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Re-conceptualizing interruptions in physician-patient interview: Co-operative and intrusive

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Abstract:

Results of past research on physician-patient interruption present an inconclusive picture. This study re-conceptualizes interruption into co-operative and intrusive categories. Thirty physician-patient interviews, 13 male/male and 17 male/female, were audio-taped and micro-analyzed. It was found that physicians did not interrupt patients more or vice versa. Rather, physicians and patients interrupted differently, the former more intrusively and the latter, more co-operatively. Furthermore, physicians did not dominate speaking turns nor speak more words than patients, as previously believed. We argue that their difference may not be measured by the number of words or speaking turns because it is imbedded in their respective communication style. It was also found that female patients exhibited eleven times as much co-operative interruptions as did male patients. When physicians interrupted patients, they were unsuccessful only 61f the time. When patients interrupted physicians, they were unsuccessful 321003410535f the time. This pattern points out a novel challenge for training--teaching patients the skill of interrupting physicians successfully.

Most Common Document Word Stems:

interrupt (255), patient (254), physician (178), intrus (62), pattern (60), male (51), differ (49), co (46), oper (44), co-op (41), m (41), 1 (39), interview (39), communic (38), unsuccess (36), time (36), convers (33), speaker (33), femal (32), gender (32), signific (31),

Author's Keywords:

discourse analysis; physician-patient interaction
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Name: International Communication Association
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http://www.icahdq.org


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URL: http://www.allacademic.com/meta/p111472_index.html
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MLA Citation:

Li, Han., Krysko, Michael., Desroches, Naghmeh. and Deagle, George. "Re-conceptualizing interruptions in physician-patient interview: Co-operative and intrusive" Paper presented at the annual meeting of the International Communication Association, Marriott Hotel, San Diego, CA, May 27, 2003 <Not Available>. 2009-05-26 <http://www.allacademic.com/meta/p111472_index.html>

APA Citation:

Li, H. Z., Krysko, M. , Desroches, N. and Deagle, G. , 2003-05-27 "Re-conceptualizing interruptions in physician-patient interview: Co-operative and intrusive" Paper presented at the annual meeting of the International Communication Association, Marriott Hotel, San Diego, CA Online <.PDF>. 2009-05-26 from http://www.allacademic.com/meta/p111472_index.html

Publication Type: Conference Paper/Unpublished Manuscript
Review Method: Peer Reviewed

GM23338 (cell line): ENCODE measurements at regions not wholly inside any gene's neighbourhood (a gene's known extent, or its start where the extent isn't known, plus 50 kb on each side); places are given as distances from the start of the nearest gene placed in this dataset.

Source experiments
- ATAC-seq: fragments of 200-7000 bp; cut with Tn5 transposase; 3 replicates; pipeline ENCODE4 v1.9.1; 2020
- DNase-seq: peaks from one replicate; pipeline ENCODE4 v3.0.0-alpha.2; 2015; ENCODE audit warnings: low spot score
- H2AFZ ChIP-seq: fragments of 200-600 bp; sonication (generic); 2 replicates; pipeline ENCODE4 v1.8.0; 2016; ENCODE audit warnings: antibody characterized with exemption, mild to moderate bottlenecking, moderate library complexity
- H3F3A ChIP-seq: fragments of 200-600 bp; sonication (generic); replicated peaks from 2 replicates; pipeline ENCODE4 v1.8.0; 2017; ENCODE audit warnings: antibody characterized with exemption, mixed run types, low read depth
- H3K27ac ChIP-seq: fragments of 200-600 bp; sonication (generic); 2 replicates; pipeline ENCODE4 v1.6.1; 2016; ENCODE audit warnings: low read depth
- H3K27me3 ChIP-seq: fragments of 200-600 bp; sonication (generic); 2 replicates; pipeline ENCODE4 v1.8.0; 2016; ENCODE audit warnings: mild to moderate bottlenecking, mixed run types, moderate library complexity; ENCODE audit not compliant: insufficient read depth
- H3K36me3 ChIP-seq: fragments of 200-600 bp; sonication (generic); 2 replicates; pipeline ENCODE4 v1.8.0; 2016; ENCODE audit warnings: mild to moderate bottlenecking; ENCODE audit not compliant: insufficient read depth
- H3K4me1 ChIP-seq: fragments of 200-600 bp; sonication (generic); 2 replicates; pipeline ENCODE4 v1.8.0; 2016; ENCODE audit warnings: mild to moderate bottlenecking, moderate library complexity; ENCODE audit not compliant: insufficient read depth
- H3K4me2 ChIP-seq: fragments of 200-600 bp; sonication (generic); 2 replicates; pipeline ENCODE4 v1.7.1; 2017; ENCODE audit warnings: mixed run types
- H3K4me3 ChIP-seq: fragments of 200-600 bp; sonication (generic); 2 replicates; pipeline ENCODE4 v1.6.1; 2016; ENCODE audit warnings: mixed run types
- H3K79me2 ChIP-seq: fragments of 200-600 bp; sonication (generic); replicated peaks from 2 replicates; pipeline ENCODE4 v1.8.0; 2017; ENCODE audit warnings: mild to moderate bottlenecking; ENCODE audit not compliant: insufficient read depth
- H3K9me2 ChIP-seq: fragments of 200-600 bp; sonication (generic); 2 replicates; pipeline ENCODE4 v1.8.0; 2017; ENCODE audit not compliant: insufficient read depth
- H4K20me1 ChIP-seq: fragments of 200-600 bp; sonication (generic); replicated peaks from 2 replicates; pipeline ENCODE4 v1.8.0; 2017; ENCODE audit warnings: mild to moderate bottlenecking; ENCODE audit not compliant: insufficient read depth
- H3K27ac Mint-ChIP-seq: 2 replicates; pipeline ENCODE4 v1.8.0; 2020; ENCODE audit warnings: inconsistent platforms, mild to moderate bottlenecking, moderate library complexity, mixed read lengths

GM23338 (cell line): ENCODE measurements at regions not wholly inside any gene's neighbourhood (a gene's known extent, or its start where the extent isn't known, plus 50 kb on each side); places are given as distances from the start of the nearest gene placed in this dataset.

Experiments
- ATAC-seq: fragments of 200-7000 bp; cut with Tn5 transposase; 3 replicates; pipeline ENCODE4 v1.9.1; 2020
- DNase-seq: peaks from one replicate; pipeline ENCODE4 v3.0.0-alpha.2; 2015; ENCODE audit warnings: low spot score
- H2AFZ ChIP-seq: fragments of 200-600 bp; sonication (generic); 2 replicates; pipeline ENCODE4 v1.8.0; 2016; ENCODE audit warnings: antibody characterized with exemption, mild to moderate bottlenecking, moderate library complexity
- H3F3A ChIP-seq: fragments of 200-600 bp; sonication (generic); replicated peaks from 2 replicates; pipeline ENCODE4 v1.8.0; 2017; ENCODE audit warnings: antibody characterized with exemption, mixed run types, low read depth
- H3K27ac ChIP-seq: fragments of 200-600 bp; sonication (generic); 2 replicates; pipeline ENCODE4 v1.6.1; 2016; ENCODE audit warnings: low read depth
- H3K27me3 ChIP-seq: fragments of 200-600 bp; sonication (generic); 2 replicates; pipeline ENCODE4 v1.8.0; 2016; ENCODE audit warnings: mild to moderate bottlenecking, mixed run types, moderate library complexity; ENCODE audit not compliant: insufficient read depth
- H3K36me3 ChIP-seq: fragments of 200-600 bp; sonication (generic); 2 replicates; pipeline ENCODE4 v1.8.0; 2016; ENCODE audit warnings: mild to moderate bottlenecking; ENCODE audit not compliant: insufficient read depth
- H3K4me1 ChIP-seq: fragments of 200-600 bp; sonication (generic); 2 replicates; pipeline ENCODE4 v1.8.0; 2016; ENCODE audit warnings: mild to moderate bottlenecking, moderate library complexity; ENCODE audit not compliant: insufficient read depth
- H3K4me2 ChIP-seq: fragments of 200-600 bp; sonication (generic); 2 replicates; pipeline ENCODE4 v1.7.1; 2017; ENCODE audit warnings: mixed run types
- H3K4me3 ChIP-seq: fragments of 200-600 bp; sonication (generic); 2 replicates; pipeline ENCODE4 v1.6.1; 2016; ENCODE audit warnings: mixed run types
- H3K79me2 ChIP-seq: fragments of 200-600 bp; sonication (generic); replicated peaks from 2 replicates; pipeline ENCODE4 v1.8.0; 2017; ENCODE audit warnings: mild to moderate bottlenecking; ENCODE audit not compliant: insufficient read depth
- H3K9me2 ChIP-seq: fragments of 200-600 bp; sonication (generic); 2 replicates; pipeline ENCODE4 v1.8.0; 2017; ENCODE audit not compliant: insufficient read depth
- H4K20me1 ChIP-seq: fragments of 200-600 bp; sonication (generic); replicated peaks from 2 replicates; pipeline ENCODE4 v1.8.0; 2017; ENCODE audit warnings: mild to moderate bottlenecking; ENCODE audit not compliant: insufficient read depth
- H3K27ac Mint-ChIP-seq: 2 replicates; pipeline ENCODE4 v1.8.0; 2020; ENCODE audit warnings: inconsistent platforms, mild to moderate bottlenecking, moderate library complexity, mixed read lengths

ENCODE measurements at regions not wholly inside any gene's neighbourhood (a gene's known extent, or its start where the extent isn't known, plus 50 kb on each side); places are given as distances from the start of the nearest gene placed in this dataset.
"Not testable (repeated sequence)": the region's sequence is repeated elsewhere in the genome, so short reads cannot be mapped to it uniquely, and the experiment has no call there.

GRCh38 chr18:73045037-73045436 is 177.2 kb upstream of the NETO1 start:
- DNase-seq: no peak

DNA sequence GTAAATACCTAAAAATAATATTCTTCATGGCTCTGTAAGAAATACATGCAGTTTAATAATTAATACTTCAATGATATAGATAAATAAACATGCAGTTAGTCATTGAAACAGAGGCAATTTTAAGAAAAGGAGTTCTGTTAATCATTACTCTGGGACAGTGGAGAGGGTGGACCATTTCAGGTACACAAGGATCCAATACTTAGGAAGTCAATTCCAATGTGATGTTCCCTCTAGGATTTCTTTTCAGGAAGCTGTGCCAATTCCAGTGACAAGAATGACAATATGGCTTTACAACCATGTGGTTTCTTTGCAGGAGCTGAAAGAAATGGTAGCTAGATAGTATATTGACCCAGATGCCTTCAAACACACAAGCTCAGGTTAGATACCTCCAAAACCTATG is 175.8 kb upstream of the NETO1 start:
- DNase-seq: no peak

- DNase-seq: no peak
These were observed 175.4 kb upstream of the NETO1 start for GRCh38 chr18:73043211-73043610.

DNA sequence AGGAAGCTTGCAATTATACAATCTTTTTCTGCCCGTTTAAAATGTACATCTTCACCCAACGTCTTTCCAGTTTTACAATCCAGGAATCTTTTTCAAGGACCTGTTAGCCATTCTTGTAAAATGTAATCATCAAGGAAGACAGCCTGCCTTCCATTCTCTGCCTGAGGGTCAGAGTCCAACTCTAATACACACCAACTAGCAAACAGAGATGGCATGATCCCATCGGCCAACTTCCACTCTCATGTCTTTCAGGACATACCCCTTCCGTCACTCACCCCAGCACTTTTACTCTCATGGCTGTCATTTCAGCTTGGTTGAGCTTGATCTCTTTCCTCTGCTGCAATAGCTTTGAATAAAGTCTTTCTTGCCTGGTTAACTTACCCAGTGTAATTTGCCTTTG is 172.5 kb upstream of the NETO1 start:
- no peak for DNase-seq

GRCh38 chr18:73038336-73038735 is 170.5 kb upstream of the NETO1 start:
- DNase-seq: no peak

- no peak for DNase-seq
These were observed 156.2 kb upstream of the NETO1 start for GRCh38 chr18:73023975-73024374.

Abstract: Results of past research on physician-patient interruption present an inconclusive picture. This study re-conceptualizes interruption into co-operative and intrusive categories. Thirty physician-patient interviews, 13 male/male and 17 male/female, were audio-taped and micro-analyzed. It was found that physicians did not interrupt patients more or vice versa. Rather, physicians and patients interrupted differently, the former more intrusively and the latter, more co-operatively. Furthermore, physicians did not dominate speaking turns nor speak more words than patients, as previously believed. We argue that their difference may not be measured by the number of words or speaking turns because it is imbedded in their respective communication style. It was also found that female patients exhibited eleven times as much co-operative interruptions as did male patients. When physicians interrupted patients, they were unsuccessful only 61f the time. When patients interrupted physicians, they were unsuccessful 321003410535f the time. This pattern points out a novel challenge for training--teaching patients the skill of interrupting physicians successfully.

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Document Type: .PDF
Page count: 37
Word count: 8456
Text sample:
Interruption Patterns 1 Running head: INTERRUPTION PATTERNS IN PHYSICIAN-PATIENT INTERVIEWS Re-conceptualizing interruptions in physician-patient interview: Co-operative and intrusive Interruption Patterns 2 Abstract Results of past research on physician-patient interruption present an inconclusive picture. This study re-conceptualizes interruption into co-operative and intrusive categories. Thirty physician-patient interviews 13 male/male and 17 male/female were audio-taped and micro- analyzed. It was found that physicians did not interrupt patients more or vice versa. Rather physicians and patients interrupted differently the former more intrusively and
-- -.14 .01 -.15 9. Patient cooperative interruption -- .21 .25 10. Patient intrusive interruption -- .54** 11. Patient unsuccessful interruption -- --------------------------------------------------------------------------------------------------------------------------------------------------------- * Correlation is significant at the 0.05 level (1-tailed). ** Correlation is significant at the 0.01 level (1-tailed).


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